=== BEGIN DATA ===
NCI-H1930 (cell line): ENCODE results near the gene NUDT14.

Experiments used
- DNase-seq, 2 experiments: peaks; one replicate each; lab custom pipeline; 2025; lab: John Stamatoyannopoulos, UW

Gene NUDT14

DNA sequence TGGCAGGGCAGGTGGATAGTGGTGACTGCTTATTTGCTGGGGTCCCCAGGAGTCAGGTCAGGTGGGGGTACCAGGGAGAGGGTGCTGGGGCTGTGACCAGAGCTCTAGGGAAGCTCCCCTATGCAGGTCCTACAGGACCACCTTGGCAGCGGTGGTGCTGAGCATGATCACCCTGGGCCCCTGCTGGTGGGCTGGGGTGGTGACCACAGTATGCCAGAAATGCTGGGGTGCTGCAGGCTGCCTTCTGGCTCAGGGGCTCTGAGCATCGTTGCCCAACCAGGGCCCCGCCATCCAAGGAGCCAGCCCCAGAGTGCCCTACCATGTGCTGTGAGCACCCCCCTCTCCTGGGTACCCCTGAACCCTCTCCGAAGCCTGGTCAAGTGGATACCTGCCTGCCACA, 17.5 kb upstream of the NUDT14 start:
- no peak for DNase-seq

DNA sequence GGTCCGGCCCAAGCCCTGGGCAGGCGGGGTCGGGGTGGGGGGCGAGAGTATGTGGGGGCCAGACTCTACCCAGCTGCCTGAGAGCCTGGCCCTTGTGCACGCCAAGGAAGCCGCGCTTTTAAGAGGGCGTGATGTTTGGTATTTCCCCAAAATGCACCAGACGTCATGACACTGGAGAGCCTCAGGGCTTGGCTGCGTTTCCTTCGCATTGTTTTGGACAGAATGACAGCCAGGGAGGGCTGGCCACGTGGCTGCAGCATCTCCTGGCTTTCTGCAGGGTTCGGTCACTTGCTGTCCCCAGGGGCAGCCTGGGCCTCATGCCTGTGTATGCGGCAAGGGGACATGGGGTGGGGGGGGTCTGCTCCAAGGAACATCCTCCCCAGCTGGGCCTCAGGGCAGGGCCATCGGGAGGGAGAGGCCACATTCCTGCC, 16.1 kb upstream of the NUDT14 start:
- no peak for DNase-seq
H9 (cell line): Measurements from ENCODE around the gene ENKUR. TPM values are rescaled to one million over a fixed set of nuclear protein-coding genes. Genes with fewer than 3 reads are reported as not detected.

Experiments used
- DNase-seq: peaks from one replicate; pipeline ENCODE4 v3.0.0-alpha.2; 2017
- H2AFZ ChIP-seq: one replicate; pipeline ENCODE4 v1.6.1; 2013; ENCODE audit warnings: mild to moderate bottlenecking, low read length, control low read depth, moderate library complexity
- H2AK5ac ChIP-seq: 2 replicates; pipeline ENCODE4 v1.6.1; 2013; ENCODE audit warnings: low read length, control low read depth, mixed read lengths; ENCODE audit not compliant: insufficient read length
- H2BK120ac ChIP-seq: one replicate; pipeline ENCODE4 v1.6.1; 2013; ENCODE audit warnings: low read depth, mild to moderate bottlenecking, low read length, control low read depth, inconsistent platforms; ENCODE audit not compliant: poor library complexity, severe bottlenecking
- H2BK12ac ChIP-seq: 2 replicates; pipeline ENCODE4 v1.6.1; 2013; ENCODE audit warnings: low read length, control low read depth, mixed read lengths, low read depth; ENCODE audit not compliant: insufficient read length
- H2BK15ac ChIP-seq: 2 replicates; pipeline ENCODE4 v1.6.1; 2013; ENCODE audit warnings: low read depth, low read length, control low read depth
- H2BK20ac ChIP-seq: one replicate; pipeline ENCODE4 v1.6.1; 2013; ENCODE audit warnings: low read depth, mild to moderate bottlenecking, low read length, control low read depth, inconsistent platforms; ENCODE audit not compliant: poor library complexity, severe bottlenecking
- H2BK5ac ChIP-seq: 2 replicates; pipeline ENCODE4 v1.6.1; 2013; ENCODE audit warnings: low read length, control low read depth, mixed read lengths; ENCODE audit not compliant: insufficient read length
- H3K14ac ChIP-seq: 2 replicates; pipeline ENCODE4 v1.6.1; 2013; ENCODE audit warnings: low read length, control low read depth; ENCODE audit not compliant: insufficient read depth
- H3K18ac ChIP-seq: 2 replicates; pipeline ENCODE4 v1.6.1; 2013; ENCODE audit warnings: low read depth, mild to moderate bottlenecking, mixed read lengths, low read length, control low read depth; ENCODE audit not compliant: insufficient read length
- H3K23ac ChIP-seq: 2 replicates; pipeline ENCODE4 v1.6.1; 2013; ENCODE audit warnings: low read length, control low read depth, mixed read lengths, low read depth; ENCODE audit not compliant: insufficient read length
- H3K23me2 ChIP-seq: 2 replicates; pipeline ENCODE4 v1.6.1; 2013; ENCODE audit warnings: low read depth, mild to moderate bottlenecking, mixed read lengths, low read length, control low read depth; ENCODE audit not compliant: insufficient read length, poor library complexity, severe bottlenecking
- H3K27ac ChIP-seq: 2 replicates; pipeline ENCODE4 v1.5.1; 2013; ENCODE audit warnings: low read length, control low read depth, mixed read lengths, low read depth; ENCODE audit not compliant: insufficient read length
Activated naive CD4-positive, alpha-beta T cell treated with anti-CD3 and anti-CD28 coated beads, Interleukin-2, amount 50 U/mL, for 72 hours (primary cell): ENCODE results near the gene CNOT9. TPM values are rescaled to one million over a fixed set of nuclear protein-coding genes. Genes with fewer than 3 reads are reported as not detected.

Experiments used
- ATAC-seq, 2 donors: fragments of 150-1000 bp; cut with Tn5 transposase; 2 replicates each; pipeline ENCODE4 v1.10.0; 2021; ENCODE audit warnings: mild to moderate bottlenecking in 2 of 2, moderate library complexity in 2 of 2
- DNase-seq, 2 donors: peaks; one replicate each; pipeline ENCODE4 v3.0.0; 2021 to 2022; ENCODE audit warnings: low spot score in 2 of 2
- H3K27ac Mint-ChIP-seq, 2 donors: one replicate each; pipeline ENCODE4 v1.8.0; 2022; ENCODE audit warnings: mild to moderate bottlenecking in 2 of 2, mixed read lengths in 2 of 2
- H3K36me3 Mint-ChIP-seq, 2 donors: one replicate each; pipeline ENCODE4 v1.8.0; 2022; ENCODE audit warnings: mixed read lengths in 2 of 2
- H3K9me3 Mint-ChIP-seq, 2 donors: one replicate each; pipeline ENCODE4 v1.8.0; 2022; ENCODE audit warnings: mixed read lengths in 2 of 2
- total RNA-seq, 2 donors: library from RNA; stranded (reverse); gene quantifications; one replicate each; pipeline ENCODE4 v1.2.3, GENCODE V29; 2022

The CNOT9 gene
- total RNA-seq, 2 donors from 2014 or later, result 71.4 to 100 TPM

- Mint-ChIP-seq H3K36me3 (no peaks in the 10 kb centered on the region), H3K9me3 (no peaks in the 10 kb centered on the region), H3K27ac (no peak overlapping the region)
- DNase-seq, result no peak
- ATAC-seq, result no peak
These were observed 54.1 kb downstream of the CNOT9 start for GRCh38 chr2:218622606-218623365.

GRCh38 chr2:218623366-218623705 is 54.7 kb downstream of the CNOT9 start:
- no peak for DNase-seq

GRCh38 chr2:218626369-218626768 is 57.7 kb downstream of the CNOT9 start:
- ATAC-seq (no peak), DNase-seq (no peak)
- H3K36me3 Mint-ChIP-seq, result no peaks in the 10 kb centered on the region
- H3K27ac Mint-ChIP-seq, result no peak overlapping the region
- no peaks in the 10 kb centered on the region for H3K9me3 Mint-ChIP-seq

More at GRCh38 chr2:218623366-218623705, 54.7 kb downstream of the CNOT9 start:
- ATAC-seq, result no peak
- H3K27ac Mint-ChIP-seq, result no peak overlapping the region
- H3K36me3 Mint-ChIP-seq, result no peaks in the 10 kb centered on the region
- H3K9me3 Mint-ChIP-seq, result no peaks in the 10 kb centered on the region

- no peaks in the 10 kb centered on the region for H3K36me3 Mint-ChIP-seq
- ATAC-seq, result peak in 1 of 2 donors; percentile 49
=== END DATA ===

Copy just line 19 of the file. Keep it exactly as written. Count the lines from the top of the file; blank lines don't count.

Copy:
- H3K14ac ChIP-seq: 2 replicates; pipeline ENCODE4 v1.6.1; 2013; ENCODE audit warnings: low read length, control low read depth; ENCODE audit not compliant: insufficient read depth